# People are up in arms over these Common Core maths problems

Three school maths problems have thousands of people on Facebook and Reddit talking.

The reason? Even though the student’s answers appear to be totally correct, they were still marked wrong and the student lost points.

Here’s one of the problems, a question about estimation from a third-grade maths test. The problem was posted on Facebook by a parent last Thursday and has already been shared over 17,000 times.

“I can’t not call out the complete insanity of this Common Core Maths. Please explain to me in what CRAZY, BACKWARDS, MAKE BELIEVE WORLD this makes sense??” writes the parent in the caption

In case you’re not familiar with it, the Common Core is a controversial set of curricular standards required for every student in the United States in maths and English.

Some people began commenting that they found the estimation problem ridiculous and a prime example of why the Common Core is ineffective.

“If all the parents make sure their kids write the problem out and not give in to the madness hopefully the teachers will grasp what is wrong with Common Core,” writes one commenter.

“Exact answer are ALWAYS better that estimation. So we penalise for exact answers. This is exactly why our country is losing so much ground on so many levels,” write another.

Of course, the photo does not include the instructions for the assignment, so there could be information missing that would better explain how the kids were supposed to answer the question.

On Reddit, a similar debate arose on Wednesday over two maths questions about repeated addition strategy, which is used to explain multiplication problems through addition.

View post on imgur.com

“If that’s true,” wrote one commenter. “I’d be having a talk with my kids teacher.”

We talked to a New York high school maths and physics teacher, Frank Noschese, to get to the bottom of these questions.

For the estimation question, Noschese explained that while the answer is technically correct, the teacher was probably looking for an answer involving rounding, such as 100-25=75, rather than the exact calculation the student provided.

“These questions make for poor paper and pencil questions because we want the kids to do the estimating in their heads,” Noschese told TI. “They’re more suited for discussion in class.”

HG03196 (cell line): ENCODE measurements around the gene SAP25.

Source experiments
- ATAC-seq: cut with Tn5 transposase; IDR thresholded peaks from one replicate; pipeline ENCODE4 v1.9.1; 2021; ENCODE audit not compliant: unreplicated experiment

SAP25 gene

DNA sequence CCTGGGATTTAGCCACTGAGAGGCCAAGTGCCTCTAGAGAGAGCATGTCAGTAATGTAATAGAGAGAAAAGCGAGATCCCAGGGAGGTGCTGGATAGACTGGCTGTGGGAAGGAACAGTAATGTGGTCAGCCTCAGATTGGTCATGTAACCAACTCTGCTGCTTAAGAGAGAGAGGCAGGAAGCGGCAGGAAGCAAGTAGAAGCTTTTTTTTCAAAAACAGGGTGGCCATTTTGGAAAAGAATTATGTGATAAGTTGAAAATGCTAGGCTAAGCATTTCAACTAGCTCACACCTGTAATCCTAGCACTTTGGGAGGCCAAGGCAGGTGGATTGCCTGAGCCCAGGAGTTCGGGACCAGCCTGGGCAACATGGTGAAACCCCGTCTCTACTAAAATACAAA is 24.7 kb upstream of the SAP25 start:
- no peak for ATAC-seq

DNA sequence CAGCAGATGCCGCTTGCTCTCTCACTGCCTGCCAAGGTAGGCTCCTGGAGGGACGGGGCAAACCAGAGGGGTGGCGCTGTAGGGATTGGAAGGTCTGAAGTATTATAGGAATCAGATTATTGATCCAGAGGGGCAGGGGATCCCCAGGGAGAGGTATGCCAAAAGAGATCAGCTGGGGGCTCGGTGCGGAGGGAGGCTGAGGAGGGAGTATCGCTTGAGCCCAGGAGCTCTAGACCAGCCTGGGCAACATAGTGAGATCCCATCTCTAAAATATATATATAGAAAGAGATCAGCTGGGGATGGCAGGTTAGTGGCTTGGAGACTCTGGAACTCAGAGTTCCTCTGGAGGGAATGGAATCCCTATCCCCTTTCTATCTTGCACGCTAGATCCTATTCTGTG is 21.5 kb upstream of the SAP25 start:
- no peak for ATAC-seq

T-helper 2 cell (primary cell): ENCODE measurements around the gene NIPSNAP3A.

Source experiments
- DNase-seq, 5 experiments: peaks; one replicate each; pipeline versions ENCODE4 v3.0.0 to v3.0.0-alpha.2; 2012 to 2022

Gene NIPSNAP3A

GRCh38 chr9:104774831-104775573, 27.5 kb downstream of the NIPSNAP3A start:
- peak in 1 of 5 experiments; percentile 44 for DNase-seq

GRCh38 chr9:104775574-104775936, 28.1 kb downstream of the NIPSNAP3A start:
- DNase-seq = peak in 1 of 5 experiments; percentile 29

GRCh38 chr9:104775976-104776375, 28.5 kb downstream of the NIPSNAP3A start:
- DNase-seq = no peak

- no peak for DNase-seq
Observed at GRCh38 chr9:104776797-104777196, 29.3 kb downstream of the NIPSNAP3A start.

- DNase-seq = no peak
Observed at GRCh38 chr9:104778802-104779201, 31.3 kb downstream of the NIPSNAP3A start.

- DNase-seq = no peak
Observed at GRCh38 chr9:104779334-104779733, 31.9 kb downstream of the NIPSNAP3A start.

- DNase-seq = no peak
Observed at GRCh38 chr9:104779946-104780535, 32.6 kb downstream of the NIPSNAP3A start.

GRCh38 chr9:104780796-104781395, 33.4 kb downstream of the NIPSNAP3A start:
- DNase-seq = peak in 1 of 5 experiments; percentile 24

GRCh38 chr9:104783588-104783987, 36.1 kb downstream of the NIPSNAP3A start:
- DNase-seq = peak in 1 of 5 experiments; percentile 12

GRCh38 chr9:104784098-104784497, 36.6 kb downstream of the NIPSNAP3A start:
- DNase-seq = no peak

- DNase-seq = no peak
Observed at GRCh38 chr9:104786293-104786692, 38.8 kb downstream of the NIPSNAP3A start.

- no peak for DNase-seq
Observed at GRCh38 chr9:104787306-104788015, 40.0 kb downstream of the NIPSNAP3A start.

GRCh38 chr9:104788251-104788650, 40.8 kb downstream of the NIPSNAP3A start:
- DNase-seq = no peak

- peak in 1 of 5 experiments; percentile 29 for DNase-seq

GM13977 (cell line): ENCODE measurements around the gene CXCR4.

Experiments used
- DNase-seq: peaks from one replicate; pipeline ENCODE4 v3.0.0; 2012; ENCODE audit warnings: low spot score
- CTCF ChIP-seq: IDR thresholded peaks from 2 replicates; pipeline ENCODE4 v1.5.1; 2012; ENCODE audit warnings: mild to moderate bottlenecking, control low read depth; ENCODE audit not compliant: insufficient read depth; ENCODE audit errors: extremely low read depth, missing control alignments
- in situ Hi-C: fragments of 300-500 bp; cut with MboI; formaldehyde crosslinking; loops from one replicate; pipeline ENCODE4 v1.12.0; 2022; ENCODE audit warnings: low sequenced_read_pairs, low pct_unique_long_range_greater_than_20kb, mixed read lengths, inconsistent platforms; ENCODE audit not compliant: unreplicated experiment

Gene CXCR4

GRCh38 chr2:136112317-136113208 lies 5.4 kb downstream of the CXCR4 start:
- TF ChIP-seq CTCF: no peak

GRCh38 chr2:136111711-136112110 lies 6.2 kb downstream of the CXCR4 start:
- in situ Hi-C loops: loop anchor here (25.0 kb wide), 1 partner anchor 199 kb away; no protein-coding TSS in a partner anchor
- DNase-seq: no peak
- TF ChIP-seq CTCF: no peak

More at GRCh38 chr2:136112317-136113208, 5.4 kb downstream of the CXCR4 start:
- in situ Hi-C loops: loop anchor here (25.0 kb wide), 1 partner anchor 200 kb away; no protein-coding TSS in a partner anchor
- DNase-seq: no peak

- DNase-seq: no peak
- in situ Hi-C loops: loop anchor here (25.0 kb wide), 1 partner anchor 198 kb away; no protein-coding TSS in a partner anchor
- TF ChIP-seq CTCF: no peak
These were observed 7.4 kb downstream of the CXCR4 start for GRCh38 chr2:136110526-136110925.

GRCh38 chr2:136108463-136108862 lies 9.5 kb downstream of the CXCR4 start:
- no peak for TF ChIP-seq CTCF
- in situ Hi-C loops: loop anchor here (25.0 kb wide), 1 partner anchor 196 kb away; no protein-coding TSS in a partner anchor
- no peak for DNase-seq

And for the repeated addition question, Noschese explained that the students had most likely been taught a specific method to use.

“If the teacher specifically said ‘5×3 means five groups of three and 4×6 means four groups of six’ these answers are wrong because of the teacher’s forced interpretation,” Noschese told TI. “But mathematically, what the kid did is also valid. Kids likely know that five groups of three is equal to three groups of five.”

While both topics, estimation and repeated addition, are part of the Common Core standards, Common Core does not have a standardised way teachers are supposed to teach them.

“The standards just lay out what kids should know and be able to do, not actual lessons,” Noschese said.  “Nothing in Common Core forces the specific interpretation these teachers used.”

Stephen Sigmund, the executive director of High Achievement New York and Common Core supporter, told Tech Insider something similar.

“The Common Core is not a curriculum, it’s a set of standards student are expected to meet to help close achievement gaps and prepare them for college and the workforce,” Sigmund told TI. “The way the teachers put in place curriculum and meet those standards is entirely there own.”

Though Common Core standards remain hotly debated, it seems, at least with these questions, the issue isn’t with Common Core, but with the teachers implementing it.

“Nobody is saying kids shouldn’t learn about estimation, ” Christopher Danielson, author of “Common Core Maths for Parents For Dummies” told TI. “That’s an important concept to learn, it’s just being taught poorly in some schools.”

And, as Noschese pointed out on Twitter, it seems like the larger complaint here might not be the curriculum, but rather, those all-important A’s.

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